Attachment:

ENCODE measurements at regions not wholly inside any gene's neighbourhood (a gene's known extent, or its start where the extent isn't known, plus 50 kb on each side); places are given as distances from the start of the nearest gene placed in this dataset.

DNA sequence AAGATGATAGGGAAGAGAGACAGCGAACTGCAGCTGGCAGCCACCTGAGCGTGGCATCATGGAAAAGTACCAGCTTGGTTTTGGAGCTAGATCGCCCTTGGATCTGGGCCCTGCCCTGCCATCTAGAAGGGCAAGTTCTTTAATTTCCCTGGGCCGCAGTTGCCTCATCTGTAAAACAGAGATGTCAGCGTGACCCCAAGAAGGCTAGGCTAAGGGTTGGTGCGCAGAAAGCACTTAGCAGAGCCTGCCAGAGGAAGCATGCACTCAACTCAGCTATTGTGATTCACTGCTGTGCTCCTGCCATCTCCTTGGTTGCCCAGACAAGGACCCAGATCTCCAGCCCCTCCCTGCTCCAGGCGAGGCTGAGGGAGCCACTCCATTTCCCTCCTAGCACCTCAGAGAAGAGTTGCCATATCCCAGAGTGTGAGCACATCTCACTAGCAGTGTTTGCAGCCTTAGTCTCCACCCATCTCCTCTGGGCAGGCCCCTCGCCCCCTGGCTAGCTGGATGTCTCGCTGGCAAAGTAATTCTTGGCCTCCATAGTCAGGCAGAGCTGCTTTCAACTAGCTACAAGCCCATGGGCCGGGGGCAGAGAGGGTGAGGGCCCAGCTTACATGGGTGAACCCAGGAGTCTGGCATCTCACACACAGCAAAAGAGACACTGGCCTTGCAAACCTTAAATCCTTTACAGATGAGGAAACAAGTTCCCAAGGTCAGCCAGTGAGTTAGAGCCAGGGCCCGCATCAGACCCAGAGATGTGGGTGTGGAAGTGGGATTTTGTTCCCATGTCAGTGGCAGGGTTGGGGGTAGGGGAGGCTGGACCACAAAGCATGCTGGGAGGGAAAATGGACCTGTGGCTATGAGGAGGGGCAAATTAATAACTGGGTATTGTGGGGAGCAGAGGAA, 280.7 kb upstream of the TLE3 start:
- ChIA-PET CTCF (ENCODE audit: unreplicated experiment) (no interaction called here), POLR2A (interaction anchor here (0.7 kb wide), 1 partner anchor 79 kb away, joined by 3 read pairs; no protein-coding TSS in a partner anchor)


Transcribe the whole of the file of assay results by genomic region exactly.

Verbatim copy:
ENCODE measurements at regions not wholly inside any gene's neighbourhood (a gene's known extent, or its start where the extent isn't known, plus 50 kb on each side); places are given as distances from the start of the nearest gene placed in this dataset.

DNA sequence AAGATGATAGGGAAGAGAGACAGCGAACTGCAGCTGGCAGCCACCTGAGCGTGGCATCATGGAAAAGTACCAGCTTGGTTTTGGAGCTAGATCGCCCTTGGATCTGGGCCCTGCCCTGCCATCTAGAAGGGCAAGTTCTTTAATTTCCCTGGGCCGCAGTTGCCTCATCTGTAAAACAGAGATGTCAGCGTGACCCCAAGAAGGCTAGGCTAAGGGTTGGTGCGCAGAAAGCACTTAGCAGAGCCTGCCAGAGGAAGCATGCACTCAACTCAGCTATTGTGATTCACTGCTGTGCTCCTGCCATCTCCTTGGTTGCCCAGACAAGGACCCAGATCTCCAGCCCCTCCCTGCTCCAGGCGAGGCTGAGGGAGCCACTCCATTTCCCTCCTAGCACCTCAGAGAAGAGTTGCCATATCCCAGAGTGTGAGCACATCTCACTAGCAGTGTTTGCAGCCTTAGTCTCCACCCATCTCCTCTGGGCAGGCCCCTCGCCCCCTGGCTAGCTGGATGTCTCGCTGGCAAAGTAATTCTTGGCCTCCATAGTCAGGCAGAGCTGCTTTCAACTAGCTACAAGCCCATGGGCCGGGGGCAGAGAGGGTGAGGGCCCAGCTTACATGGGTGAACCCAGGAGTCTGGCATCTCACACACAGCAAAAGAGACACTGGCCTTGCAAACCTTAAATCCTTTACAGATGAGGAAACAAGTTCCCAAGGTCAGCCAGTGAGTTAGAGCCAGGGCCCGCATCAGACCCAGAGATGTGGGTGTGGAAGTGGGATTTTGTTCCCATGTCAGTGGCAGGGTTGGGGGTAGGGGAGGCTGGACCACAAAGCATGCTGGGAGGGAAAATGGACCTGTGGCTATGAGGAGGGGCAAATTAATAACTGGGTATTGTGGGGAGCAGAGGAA, 280.7 kb upstream of the TLE3 start:
- ChIA-PET CTCF (ENCODE audit: unreplicated experiment) (no interaction called here), POLR2A (interaction anchor here (0.7 kb wide), 1 partner anchor 79 kb away, joined by 3 read pairs; no protein-coding TSS in a partner anchor)